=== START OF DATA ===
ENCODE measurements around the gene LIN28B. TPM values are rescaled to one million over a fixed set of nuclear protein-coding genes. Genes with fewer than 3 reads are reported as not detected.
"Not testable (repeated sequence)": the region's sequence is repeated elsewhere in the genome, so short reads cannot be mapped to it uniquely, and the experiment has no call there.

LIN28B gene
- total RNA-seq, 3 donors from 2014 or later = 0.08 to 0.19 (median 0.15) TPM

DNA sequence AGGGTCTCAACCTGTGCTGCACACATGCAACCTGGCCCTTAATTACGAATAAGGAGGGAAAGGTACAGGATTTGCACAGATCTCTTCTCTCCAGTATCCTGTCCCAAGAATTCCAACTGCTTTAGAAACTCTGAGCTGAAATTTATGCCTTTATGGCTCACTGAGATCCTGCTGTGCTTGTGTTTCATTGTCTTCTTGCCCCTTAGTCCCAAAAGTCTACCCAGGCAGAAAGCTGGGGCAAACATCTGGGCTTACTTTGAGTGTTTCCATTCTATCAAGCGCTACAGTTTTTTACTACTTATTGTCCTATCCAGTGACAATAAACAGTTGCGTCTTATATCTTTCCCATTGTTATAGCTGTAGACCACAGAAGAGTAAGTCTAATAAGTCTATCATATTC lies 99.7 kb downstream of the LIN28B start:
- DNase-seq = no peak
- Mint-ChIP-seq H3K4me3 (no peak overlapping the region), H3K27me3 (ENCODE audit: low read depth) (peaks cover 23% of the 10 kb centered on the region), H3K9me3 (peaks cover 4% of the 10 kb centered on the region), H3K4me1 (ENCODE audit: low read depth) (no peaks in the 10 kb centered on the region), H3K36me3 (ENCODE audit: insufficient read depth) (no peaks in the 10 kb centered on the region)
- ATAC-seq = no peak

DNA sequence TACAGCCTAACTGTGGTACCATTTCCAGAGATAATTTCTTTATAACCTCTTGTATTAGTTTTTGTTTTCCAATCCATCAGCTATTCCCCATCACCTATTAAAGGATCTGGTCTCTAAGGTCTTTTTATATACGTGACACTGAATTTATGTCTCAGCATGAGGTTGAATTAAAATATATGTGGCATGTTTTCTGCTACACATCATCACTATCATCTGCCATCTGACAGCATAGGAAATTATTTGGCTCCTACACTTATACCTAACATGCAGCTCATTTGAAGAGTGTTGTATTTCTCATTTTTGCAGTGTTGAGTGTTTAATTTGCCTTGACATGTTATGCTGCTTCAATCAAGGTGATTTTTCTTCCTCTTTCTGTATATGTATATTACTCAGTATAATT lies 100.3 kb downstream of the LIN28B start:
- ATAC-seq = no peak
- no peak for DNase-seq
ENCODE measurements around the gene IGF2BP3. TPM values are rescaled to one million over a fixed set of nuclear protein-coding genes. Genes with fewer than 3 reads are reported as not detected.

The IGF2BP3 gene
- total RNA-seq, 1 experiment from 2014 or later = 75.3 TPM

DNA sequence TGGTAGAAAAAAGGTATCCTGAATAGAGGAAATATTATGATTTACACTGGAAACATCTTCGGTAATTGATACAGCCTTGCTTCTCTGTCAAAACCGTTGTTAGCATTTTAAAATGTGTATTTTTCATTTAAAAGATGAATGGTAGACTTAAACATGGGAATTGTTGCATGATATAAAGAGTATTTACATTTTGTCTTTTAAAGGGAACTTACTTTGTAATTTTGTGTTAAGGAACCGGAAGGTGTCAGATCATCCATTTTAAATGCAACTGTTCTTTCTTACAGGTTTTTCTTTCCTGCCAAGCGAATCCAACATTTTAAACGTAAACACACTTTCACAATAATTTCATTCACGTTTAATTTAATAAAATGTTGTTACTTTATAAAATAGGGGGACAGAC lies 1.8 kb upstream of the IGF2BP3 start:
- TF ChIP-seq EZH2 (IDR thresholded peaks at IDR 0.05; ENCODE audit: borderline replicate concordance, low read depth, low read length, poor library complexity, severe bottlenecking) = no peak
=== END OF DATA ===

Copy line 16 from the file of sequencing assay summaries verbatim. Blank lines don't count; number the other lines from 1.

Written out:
- TF ChIP-seq EZH2 (IDR thresholded peaks at IDR 0.05; ENCODE audit: borderline replicate concordance, low read depth, low read length, poor library complexity, severe bottlenecking) = no peak